© Paul Hilton / Greenpeace
Top news: Australian children educate their parents about climate change; Australian tuna industry stops overfishing; glyphosate, Monsanto’s shadow on Europe; super mice invade Europe.
A report from CISRO and Bayer research groups has found that Australian children are creating climate change awareness within their families. One in five parents say they don't believe in climate change, while their children are the drivers of green behaviours thanks to what they have learned at school. According to the report, 46 percent of parents are saying that their kids encouraged them to recycle rubbish and 27 percent are saying they were encouraged to take shorter showers.
Greenpeace Australia released its third sustainable canned tuna ranking for the country. This edition shows exciting new developments from Australian canned tuna brands: most tuna companies have now stopped selling overfished Yellowfin tuna. This is a step up from the previous canned tuna ranking. Of all the companies, Safcol is the first Australian tuna brand to commit to a 100% sustainable tuna product.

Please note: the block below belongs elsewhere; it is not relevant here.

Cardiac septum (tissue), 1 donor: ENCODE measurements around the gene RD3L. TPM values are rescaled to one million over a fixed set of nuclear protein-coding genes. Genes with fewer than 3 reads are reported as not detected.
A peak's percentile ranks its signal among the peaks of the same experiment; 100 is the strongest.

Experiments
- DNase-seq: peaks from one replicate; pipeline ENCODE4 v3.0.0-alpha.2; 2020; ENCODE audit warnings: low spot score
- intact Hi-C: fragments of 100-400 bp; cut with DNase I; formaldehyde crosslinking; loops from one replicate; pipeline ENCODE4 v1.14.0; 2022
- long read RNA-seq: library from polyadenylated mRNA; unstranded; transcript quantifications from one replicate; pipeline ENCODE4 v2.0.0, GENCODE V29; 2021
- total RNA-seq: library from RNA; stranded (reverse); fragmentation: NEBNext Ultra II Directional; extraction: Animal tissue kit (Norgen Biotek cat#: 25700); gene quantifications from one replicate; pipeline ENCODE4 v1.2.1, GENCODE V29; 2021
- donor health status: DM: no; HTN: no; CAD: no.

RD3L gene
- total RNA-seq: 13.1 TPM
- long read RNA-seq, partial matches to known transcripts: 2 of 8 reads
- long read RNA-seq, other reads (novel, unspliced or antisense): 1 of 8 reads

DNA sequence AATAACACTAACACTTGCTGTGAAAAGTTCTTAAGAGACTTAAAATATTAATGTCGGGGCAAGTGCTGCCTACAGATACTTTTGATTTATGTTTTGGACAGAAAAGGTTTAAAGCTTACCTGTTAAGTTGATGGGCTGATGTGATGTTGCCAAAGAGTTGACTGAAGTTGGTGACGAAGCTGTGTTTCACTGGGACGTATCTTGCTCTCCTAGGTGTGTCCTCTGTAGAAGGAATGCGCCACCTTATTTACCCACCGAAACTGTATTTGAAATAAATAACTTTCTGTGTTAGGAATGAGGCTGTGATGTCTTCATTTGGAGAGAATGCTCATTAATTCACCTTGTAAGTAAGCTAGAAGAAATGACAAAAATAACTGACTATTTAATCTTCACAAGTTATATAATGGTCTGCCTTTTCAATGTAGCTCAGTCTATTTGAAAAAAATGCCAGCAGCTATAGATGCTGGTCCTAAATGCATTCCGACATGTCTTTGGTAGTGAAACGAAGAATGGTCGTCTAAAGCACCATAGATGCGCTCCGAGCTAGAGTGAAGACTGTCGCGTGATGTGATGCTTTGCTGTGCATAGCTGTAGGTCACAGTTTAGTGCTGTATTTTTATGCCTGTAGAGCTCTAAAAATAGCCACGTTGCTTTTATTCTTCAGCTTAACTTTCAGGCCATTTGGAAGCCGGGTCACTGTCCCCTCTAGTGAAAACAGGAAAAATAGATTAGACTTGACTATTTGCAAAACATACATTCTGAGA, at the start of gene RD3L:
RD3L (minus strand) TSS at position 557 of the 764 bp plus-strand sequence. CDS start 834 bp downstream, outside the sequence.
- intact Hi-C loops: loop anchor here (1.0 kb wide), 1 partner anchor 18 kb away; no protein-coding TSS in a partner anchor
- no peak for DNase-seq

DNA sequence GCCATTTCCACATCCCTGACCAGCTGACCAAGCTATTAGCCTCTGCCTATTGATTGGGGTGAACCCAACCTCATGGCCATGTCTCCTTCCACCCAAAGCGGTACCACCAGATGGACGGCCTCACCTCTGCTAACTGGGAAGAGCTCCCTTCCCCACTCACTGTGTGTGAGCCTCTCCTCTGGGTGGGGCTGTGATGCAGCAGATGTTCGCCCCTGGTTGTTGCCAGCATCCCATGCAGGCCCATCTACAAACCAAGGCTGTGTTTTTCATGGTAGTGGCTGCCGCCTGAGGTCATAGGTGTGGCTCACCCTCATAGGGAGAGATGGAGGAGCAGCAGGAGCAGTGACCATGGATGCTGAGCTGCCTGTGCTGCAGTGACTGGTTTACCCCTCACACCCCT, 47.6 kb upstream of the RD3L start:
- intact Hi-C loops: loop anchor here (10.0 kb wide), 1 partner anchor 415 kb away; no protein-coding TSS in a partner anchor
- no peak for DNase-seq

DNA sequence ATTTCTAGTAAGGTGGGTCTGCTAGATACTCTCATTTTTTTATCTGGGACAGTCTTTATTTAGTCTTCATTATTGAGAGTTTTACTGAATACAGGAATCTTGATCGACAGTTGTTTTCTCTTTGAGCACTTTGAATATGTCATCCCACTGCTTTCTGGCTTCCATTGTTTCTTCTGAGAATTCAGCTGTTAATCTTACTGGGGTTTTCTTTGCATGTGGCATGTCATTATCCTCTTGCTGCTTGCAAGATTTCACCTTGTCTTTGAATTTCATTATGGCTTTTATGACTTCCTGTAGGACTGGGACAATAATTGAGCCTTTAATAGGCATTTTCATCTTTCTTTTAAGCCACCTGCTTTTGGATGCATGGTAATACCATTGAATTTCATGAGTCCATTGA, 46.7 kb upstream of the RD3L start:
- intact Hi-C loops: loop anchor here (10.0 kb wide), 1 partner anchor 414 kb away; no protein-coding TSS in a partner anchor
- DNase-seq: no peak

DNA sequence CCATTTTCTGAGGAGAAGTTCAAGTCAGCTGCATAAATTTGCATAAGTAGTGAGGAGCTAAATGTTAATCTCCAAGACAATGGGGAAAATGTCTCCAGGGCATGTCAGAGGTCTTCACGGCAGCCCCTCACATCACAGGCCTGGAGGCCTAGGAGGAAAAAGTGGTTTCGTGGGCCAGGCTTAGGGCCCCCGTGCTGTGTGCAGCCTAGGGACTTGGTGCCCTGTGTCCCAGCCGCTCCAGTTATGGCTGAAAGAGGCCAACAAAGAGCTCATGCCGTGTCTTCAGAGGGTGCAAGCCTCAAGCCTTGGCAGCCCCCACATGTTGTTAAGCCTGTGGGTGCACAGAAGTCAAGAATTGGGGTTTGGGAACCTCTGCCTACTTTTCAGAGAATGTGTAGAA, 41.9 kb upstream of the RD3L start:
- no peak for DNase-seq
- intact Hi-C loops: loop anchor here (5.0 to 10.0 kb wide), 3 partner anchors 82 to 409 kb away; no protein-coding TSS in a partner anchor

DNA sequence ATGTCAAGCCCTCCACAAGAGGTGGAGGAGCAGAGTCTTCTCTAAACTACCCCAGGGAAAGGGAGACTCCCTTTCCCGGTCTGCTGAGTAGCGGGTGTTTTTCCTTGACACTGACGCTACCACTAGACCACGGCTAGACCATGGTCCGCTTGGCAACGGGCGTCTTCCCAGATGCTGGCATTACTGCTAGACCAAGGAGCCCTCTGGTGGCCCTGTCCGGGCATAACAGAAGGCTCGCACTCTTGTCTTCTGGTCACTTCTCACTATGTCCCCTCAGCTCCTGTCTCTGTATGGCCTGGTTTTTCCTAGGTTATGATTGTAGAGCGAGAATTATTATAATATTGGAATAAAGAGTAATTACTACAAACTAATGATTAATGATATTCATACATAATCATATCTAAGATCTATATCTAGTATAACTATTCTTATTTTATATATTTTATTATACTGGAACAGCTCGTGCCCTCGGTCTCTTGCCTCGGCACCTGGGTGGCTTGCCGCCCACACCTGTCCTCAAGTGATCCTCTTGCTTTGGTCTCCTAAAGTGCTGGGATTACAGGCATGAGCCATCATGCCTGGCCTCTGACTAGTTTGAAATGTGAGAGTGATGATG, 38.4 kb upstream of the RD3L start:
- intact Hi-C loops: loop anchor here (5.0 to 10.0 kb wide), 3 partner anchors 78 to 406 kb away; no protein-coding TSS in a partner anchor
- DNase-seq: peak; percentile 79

A new Greenpeace report confirms that glyphosate, a substance used to kill weeds in GM crops, is highly dangerous. It is used in dozens of commercially available herbicides. Widely used in South America and the US, glyphosate has been recognized in scientific literature as a cause of cancer and birth defects in animals and people, and poses a serious threat to biodiversity. The most common herbicide that uses glyphosate is Roundup, developed by Monsanto. In an effort to get ahead of their competitors however, Monsanto has also developed seeds which are resistant to Roundup, forcing farmers growing GMOs to spray extra herbicides on their crops. Greenpeace wants to make sure Europe doesn’t approve Monsanto’s Roundup resistant seeds.
German and Spanish mice are being bred with an Algerian species from which they have been separated for over a million years. An unusual gene transfer - normally found in plants and bacteria , is being used to generate a new breed, resistant to the strongest poisons. According to the Current Biology report, this process could make mice resistant to almost all forms of pest control!